Sacroiliitis among IBD patients

Aug 13, 2019 - E-Mentoring in IBD | Volume 12 • 2019

Issue 15

Clinical Question

How common is sacroiliitis in IBD and who has it?

Editor’s Bottom Line

Axial arthropathies may be more common than we think. Abdominal radiologists should be encouraged to routinely comment on the presence or absence of sacroiliitis and ankylosing spondylitis in patients with IBD.


Kelly OB, Li N, Smith M, et al. The Prevalence and Clinical Associations of Subclinical Sacroiliitis in Inflammatory Bowel Disease. Inflamm Bowel Dis. 2019; 25(6):1066–71;


Previous estimates of the prevalence of sacroilitis in IBD have ranged from 2% and 45.7%. In this study, investigators retrospectively studied 316 consecutive IBD patients at Mount Sinai Hospital in Toronto who had undergone abdominal and pelvic computed tomography (CT) for any indication between 2006 and 2015. Two blinded readers examined images for signs of sacroiliitis and also analyzed patient demographics, IBD phenotype, and extraintestinal manifestations (EIMS) of IBD. Half of the patients were male and 74% had Crohn’s disease (CD).

Evaluation of CT imaging revealed sacroiliitis in 16% of patients, but radiologists had initially reported sacroiliitis in 16 of these 49 patients (33%). Thirty-three of the 49 patients had also had abdominal x-rays within three months of CT, which revealed ankylosing spondylitis (AS) in 64%. Independent predictors of sacroiliitis were male gender (odds ratio [OR], 1.8; P=0.04), known arthritis (OR, 4.7; P=0.0001), pain as a symptom of IBD, and inflammatory rather than fistulising or penetrating, CD (P=0.01). The prevalence of sacroilitis did not differ by IBD subtype.  Severity, location, and extent of disease did not affect the likelihood of sacroilitis.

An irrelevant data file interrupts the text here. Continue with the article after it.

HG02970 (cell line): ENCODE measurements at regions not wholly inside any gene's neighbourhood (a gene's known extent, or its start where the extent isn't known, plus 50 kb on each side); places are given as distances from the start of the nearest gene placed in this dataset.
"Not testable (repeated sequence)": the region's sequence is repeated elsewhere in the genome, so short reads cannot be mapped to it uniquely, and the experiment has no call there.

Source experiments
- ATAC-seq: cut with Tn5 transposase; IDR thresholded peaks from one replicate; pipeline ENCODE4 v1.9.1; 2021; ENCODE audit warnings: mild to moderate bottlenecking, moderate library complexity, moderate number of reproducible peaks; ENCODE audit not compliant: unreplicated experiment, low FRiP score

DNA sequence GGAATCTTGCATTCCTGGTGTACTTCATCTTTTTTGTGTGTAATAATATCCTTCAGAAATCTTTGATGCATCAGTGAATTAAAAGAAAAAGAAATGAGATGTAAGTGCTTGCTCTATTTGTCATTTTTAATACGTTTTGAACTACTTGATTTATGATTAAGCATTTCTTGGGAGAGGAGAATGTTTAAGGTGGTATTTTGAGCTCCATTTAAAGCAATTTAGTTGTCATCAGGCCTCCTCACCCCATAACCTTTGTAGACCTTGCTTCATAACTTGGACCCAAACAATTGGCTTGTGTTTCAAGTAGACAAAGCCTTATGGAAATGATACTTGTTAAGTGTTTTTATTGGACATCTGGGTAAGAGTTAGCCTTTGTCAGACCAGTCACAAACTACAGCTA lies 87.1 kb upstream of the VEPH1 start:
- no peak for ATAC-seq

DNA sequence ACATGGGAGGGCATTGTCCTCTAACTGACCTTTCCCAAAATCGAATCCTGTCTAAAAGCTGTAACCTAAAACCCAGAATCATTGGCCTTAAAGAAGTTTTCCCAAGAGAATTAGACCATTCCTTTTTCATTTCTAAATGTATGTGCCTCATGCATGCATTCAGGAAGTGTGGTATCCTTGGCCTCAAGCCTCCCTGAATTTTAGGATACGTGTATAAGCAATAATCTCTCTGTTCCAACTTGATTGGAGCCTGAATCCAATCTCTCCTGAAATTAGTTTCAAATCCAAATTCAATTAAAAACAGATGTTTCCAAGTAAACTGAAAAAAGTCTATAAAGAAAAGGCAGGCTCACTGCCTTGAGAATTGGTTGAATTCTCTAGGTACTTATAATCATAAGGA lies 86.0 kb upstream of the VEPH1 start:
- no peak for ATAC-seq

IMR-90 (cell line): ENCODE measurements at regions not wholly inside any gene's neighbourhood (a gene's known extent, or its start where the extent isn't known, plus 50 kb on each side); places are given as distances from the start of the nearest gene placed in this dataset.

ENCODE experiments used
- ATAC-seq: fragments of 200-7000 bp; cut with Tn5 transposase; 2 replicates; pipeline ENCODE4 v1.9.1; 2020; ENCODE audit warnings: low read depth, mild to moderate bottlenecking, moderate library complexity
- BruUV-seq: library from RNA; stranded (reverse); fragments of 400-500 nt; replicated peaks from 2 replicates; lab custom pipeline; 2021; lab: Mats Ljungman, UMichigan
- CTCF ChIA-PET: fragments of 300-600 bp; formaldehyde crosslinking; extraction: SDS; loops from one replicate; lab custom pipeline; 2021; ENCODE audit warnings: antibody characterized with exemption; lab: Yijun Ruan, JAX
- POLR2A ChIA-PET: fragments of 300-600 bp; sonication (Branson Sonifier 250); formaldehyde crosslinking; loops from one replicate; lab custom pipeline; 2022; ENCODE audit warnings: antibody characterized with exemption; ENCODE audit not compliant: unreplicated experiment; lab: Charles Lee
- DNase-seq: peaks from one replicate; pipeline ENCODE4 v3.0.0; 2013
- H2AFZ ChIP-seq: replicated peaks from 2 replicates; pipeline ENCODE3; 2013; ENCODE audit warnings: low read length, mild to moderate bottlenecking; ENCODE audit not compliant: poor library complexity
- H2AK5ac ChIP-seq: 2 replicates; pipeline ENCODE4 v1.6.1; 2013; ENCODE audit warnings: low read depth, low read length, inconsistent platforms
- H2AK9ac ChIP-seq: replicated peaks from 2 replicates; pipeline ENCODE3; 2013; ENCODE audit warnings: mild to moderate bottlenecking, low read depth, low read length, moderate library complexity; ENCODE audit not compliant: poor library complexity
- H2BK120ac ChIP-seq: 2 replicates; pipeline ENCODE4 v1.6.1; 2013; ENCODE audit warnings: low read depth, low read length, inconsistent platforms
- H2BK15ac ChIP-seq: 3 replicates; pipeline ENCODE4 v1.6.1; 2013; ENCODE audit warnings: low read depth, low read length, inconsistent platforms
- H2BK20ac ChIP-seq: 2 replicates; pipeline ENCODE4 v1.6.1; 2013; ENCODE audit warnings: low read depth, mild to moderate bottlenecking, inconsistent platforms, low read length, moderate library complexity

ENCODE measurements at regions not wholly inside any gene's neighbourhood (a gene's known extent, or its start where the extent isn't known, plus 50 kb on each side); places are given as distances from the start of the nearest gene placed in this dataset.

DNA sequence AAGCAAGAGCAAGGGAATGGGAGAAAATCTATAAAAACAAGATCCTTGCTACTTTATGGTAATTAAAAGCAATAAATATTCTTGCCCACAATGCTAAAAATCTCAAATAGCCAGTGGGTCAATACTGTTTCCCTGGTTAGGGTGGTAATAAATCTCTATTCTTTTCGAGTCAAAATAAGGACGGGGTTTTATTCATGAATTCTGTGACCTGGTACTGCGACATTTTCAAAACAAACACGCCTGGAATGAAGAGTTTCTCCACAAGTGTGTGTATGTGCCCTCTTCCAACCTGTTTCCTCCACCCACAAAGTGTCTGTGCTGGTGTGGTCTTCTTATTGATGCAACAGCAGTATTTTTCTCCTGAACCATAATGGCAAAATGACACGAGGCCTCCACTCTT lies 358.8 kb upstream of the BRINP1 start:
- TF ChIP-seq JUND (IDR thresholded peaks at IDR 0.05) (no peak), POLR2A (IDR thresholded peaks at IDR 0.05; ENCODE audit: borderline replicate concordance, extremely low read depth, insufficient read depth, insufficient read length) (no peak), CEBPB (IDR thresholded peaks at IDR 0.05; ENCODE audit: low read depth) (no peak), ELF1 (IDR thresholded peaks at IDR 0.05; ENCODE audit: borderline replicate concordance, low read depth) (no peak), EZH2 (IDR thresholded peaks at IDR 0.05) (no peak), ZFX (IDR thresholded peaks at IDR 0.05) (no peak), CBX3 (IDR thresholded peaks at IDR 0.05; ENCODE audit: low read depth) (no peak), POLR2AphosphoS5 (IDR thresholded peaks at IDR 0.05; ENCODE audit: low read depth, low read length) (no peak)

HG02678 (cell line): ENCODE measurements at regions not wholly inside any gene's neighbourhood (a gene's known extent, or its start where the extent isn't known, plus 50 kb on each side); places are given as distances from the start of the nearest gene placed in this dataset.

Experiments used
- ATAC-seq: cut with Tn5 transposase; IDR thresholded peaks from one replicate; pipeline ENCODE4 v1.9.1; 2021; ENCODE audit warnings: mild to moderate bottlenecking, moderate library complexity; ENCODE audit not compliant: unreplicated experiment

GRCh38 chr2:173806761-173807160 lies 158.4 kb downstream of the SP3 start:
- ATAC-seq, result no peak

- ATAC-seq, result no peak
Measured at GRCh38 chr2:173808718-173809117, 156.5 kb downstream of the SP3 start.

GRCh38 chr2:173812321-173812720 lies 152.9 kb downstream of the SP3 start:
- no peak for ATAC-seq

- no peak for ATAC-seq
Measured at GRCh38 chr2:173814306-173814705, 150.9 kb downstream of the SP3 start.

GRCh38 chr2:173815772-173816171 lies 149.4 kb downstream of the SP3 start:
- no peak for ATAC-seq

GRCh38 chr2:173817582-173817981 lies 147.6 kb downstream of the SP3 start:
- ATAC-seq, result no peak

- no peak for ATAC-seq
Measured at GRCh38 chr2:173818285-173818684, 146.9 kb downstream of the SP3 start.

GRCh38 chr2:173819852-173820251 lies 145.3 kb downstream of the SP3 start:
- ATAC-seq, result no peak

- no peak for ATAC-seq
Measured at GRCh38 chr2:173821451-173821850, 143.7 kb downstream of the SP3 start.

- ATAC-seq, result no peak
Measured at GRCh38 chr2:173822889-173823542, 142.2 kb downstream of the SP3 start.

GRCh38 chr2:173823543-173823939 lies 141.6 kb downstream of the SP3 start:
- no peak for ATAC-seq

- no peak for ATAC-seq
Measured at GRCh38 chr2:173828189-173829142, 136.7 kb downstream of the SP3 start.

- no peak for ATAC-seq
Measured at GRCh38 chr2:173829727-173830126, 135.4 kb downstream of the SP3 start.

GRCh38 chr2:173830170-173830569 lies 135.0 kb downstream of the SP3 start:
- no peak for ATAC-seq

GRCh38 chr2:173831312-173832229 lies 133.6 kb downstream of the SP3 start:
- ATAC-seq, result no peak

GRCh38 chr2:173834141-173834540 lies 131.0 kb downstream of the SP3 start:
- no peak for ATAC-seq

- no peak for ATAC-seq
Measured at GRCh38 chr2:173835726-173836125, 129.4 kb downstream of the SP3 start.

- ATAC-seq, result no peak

The authors concluded that sacroiliitis is underdiagnosed in the IBD population.


Study Design: Case-control
Funding: None
Allocation: Not applicable
Setting: Single tertiary care center
Level of Evidence: 4 (Oxford Levels of Evidence)

The summary and conclusion in this issue of E-mentoring in IBD pertains to the manuscript(s) being reviewed, and should be considered in the context of what is already known surrounding the topic and incorporated into practice as deemed appropriate by the individual learner.